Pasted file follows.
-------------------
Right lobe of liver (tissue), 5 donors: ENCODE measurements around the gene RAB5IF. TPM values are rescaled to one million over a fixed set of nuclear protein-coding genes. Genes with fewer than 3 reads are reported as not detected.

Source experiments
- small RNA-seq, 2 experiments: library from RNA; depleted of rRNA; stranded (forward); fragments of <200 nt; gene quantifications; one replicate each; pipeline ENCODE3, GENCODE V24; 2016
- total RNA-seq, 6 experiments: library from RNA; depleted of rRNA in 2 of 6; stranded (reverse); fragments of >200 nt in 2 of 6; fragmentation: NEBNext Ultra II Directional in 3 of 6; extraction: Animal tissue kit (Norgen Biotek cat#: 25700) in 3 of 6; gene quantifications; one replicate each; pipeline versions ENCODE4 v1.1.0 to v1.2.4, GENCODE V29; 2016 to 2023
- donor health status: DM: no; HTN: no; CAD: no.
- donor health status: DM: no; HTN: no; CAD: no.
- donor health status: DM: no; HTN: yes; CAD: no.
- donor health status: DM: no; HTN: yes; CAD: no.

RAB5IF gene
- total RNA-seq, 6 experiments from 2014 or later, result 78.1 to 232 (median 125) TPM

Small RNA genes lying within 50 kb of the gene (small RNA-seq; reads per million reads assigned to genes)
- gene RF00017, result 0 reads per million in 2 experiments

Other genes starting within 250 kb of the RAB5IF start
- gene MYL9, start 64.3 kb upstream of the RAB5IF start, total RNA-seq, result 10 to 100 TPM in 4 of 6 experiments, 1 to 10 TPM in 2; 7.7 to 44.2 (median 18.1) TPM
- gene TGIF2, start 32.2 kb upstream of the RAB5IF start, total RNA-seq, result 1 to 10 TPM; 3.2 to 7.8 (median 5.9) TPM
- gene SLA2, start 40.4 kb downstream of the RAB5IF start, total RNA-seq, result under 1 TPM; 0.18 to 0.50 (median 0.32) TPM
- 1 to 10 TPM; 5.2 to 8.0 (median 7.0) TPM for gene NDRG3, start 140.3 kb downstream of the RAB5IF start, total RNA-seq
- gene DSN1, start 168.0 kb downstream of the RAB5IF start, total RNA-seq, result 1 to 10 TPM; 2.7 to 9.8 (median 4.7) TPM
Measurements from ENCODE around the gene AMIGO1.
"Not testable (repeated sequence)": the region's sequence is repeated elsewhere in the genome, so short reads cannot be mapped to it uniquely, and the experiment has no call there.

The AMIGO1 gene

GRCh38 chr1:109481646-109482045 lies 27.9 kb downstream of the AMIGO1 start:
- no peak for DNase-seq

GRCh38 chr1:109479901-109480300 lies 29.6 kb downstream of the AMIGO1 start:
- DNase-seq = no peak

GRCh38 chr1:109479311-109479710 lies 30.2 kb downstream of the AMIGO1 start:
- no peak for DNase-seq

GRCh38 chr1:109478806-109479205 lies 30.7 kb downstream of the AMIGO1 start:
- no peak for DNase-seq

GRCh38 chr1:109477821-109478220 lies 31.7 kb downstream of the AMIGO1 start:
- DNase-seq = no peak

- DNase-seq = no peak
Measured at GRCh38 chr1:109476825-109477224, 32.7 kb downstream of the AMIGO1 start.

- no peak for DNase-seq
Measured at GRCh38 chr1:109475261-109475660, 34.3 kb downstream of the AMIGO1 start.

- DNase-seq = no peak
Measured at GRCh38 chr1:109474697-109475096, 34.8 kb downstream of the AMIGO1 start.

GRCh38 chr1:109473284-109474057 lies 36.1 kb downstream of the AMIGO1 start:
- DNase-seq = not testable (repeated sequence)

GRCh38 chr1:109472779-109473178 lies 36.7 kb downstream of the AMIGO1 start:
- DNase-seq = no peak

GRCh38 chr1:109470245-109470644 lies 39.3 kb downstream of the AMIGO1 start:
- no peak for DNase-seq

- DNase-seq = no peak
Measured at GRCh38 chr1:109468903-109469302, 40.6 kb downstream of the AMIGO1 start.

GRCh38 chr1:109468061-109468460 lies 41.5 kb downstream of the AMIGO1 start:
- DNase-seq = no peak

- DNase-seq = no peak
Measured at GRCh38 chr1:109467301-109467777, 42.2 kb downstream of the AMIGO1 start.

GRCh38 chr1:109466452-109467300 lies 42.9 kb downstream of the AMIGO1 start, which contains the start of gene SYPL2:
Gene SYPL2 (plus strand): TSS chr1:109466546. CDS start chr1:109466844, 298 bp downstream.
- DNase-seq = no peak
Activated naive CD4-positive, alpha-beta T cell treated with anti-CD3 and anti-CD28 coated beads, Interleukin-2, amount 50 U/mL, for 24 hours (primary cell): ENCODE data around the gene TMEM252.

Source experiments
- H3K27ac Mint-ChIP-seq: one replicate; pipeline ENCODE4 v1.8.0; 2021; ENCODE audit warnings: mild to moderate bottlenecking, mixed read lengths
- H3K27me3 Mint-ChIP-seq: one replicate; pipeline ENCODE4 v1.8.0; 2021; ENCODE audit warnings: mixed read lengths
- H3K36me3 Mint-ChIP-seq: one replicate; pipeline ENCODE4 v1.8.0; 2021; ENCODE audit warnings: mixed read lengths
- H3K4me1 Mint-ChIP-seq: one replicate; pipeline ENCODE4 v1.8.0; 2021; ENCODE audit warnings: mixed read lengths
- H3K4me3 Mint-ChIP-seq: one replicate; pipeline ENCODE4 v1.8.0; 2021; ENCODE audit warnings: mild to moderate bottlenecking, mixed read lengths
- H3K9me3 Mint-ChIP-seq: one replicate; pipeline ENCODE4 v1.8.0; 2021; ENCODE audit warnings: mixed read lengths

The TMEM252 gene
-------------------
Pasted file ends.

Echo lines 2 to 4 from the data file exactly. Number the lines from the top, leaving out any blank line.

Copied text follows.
Source experiments
- small RNA-seq, 2 experiments: library from RNA; depleted of rRNA; stranded (forward); fragments of <200 nt; gene quantifications; one replicate each; pipeline ENCODE3, GENCODE V24; 2016
- total RNA-seq, 6 experiments: library from RNA; depleted of rRNA in 2 of 6; stranded (reverse); fragments of >200 nt in 2 of 6; fragmentation: NEBNext Ultra II Directional in 3 of 6; extraction: Animal tissue kit (Norgen Biotek cat#: 25700) in 3 of 6; gene quantifications; one replicate each; pipeline versions ENCODE4 v1.1.0 to v1.2.4, GENCODE V29; 2016 to 2023